The Globalization of Literature


Review of The Global Novel, by Adam Kirsch

Columbia: Columbia Global Imports, 2017

The story, according to Genesis 11, goes that mankind once shared a single common language, but instead of obeying God and spreading ourselves across the world, we decided to remain where we were and “make a name for ourselves” by creating a structure so tall that it would reach the heavens. The Tower of Babel, as this edifice came to be known, never came close to touching those celestial heights. God, presumably irked by mankind’s presumptuousness, scuttled our outsized plans by coming down to foist a new language upon every tongue, thus causing confusion and forcing us to flee from the project and one another.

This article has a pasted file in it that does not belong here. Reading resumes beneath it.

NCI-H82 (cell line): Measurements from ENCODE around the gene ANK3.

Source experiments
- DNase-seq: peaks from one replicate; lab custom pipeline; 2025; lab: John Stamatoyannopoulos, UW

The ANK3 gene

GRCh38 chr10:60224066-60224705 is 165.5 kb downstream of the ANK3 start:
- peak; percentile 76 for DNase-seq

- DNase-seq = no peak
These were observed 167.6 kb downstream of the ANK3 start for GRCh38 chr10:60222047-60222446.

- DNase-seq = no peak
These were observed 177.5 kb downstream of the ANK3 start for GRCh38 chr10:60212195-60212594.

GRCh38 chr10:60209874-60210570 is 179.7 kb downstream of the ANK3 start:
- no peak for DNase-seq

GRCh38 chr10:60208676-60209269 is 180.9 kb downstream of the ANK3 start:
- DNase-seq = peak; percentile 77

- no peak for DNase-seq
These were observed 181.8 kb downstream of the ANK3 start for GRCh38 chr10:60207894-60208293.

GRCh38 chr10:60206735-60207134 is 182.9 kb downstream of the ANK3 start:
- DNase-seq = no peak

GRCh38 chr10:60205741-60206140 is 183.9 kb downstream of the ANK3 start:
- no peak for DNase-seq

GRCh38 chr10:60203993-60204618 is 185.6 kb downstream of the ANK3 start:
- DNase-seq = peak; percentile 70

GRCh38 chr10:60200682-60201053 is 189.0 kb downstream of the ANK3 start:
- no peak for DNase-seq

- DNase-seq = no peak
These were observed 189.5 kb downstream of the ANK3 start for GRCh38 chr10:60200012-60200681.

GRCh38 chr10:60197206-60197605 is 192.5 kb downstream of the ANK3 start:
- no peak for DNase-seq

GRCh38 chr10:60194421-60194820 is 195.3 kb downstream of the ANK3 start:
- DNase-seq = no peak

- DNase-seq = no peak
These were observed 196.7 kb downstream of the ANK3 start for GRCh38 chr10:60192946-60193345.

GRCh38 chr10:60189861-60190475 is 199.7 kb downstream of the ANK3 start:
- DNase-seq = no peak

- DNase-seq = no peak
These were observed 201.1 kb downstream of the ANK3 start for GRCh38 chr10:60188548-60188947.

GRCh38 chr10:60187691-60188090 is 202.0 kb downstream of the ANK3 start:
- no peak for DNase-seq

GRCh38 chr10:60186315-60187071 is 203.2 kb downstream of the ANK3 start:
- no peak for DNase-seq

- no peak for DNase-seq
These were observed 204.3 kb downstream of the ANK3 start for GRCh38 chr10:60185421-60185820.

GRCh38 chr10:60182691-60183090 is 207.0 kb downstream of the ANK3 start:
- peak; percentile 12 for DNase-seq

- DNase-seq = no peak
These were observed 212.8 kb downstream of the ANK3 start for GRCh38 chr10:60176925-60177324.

The Babel story – aside from being a cautionary tale on the folly of human pride and re-enactment of The Fall – is often invoked to explain, in etiological terms, how the world came to have so many nations and languages. It’s tempting to see in it an allegory of our modern world, in which the interchange of people, ideas and goods occur rapidly along increasingly borderless lines. Taken this way, the Biblical passage gives a glimpse of a certain Utopian social order wherein a disparate, diverse group of people can still come together to coexist, to speak, as it were, one language. In short, the Tower of Babel turns out to be a pretty decent picture of globalization in the 21st century.